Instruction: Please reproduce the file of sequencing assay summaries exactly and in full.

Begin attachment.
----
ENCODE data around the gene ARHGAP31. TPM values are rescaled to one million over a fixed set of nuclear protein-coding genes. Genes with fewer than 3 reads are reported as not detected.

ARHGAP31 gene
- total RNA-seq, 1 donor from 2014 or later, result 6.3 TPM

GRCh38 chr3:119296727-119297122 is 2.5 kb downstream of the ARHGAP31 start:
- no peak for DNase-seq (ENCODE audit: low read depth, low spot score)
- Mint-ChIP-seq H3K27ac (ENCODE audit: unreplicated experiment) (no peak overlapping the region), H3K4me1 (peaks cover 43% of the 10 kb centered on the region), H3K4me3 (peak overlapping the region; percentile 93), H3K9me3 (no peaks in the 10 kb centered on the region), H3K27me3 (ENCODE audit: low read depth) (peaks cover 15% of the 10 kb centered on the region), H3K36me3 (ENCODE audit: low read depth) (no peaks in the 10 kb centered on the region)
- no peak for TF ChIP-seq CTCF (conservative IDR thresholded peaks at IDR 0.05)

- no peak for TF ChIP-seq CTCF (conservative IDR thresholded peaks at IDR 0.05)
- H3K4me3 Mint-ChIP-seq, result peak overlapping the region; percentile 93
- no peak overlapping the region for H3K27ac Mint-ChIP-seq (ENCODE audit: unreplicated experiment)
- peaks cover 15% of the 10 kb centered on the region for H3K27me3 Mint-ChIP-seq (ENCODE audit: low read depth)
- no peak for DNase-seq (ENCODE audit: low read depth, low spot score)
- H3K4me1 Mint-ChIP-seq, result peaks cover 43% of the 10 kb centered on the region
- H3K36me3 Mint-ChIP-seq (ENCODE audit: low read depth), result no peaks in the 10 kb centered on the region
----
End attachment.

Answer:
ENCODE data around the gene ARHGAP31. TPM values are rescaled to one million over a fixed set of nuclear protein-coding genes. Genes with fewer than 3 reads are reported as not detected.

ARHGAP31 gene
- total RNA-seq, 1 donor from 2014 or later, result 6.3 TPM

GRCh38 chr3:119296727-119297122 is 2.5 kb downstream of the ARHGAP31 start:
- no peak for DNase-seq (ENCODE audit: low read depth, low spot score)
- Mint-ChIP-seq H3K27ac (ENCODE audit: unreplicated experiment) (no peak overlapping the region), H3K4me1 (peaks cover 43% of the 10 kb centered on the region), H3K4me3 (peak overlapping the region; percentile 93), H3K9me3 (no peaks in the 10 kb centered on the region), H3K27me3 (ENCODE audit: low read depth) (peaks cover 15% of the 10 kb centered on the region), H3K36me3 (ENCODE audit: low read depth) (no peaks in the 10 kb centered on the region)
- no peak for TF ChIP-seq CTCF (conservative IDR thresholded peaks at IDR 0.05)

- no peak for TF ChIP-seq CTCF (conservative IDR thresholded peaks at IDR 0.05)
- H3K4me3 Mint-ChIP-seq, result peak overlapping the region; percentile 93
- no peak overlapping the region for H3K27ac Mint-ChIP-seq (ENCODE audit: unreplicated experiment)
- peaks cover 15% of the 10 kb centered on the region for H3K27me3 Mint-ChIP-seq (ENCODE audit: low read depth)
- no peak for DNase-seq (ENCODE audit: low read depth, low spot score)
- H3K4me1 Mint-ChIP-seq, result peaks cover 43% of the 10 kb centered on the region
- H3K36me3 Mint-ChIP-seq (ENCODE audit: low read depth), result no peaks in the 10 kb centered on the region